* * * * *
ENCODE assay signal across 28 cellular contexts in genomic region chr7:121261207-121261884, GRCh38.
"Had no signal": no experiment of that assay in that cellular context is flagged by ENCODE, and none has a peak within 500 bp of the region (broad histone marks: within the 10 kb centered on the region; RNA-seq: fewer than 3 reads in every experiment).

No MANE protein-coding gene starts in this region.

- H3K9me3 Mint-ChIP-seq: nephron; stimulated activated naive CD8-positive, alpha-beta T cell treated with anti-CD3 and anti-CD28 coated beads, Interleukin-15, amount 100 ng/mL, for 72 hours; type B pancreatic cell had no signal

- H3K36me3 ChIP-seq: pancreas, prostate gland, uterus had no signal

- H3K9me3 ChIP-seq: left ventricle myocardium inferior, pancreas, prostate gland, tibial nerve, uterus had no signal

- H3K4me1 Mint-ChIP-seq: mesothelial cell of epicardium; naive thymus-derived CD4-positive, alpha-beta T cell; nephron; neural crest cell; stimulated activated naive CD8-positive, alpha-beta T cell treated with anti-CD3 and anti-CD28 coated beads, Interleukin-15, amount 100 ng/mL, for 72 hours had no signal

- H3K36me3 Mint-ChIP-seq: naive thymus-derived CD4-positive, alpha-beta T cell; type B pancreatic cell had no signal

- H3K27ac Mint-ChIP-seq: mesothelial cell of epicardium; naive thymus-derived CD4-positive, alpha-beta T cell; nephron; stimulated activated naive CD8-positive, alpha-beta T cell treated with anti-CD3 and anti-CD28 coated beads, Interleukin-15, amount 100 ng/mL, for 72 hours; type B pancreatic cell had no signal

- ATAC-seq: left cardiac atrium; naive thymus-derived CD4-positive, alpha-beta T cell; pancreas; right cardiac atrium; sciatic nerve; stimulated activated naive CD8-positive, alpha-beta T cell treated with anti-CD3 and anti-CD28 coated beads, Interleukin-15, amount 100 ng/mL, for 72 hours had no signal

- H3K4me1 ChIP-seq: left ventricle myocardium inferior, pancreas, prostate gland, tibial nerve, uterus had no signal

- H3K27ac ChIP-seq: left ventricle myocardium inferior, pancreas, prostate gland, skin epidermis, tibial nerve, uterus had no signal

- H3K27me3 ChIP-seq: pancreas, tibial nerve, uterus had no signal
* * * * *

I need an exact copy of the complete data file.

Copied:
ENCODE assay signal across 28 cellular contexts in genomic region chr7:121261207-121261884, GRCh38.
"Had no signal": no experiment of that assay in that cellular context is flagged by ENCODE, and none has a peak within 500 bp of the region (broad histone marks: within the 10 kb centered on the region; RNA-seq: fewer than 3 reads in every experiment).

No MANE protein-coding gene starts in this region.

- H3K9me3 Mint-ChIP-seq: nephron; stimulated activated naive CD8-positive, alpha-beta T cell treated with anti-CD3 and anti-CD28 coated beads, Interleukin-15, amount 100 ng/mL, for 72 hours; type B pancreatic cell had no signal

- H3K36me3 ChIP-seq: pancreas, prostate gland, uterus had no signal

- H3K9me3 ChIP-seq: left ventricle myocardium inferior, pancreas, prostate gland, tibial nerve, uterus had no signal

- H3K4me1 Mint-ChIP-seq: mesothelial cell of epicardium; naive thymus-derived CD4-positive, alpha-beta T cell; nephron; neural crest cell; stimulated activated naive CD8-positive, alpha-beta T cell treated with anti-CD3 and anti-CD28 coated beads, Interleukin-15, amount 100 ng/mL, for 72 hours had no signal

- H3K36me3 Mint-ChIP-seq: naive thymus-derived CD4-positive, alpha-beta T cell; type B pancreatic cell had no signal

- H3K27ac Mint-ChIP-seq: mesothelial cell of epicardium; naive thymus-derived CD4-positive, alpha-beta T cell; nephron; stimulated activated naive CD8-positive, alpha-beta T cell treated with anti-CD3 and anti-CD28 coated beads, Interleukin-15, amount 100 ng/mL, for 72 hours; type B pancreatic cell had no signal

- ATAC-seq: left cardiac atrium; naive thymus-derived CD4-positive, alpha-beta T cell; pancreas; right cardiac atrium; sciatic nerve; stimulated activated naive CD8-positive, alpha-beta T cell treated with anti-CD3 and anti-CD28 coated beads, Interleukin-15, amount 100 ng/mL, for 72 hours had no signal

- H3K4me1 ChIP-seq: left ventricle myocardium inferior, pancreas, prostate gland, tibial nerve, uterus had no signal

- H3K27ac ChIP-seq: left ventricle myocardium inferior, pancreas, prostate gland, skin epidermis, tibial nerve, uterus had no signal

- H3K27me3 ChIP-seq: pancreas, tibial nerve, uterus had no signal